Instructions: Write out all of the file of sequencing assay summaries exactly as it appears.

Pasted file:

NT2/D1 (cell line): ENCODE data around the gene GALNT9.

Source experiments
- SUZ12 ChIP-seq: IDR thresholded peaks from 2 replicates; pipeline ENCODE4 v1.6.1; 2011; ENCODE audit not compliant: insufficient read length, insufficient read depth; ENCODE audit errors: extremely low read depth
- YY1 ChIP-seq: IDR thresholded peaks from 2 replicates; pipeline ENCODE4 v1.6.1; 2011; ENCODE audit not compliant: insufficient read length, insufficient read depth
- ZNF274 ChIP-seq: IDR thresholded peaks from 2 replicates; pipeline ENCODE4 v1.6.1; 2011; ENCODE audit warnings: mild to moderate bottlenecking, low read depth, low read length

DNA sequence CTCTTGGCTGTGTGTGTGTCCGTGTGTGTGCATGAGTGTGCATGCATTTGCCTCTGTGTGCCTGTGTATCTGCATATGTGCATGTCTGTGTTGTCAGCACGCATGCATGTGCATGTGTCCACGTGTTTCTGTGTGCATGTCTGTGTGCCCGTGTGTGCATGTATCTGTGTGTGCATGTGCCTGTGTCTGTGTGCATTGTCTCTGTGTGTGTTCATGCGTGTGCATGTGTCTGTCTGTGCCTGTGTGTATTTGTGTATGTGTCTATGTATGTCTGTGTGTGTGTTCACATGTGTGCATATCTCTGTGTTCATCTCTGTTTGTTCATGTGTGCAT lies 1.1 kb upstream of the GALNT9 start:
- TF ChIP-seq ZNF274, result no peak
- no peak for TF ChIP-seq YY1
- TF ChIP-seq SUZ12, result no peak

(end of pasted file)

NT2/D1 (cell line): ENCODE data around the gene GALNT9.

Source experiments
- SUZ12 ChIP-seq: IDR thresholded peaks from 2 replicates; pipeline ENCODE4 v1.6.1; 2011; ENCODE audit not compliant: insufficient read length, insufficient read depth; ENCODE audit errors: extremely low read depth
- YY1 ChIP-seq: IDR thresholded peaks from 2 replicates; pipeline ENCODE4 v1.6.1; 2011; ENCODE audit not compliant: insufficient read length, insufficient read depth
- ZNF274 ChIP-seq: IDR thresholded peaks from 2 replicates; pipeline ENCODE4 v1.6.1; 2011; ENCODE audit warnings: mild to moderate bottlenecking, low read depth, low read length

DNA sequence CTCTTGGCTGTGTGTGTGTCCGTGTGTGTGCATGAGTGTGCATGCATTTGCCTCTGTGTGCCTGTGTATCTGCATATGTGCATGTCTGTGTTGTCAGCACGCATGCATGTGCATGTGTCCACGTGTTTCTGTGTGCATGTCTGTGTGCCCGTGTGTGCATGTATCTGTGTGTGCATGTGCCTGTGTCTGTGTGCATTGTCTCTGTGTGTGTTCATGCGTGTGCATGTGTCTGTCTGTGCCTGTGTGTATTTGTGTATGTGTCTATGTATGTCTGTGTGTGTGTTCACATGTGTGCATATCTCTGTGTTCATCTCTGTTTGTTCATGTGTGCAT lies 1.1 kb upstream of the GALNT9 start:
- TF ChIP-seq ZNF274, result no peak
- no peak for TF ChIP-seq YY1
- TF ChIP-seq SUZ12, result no peak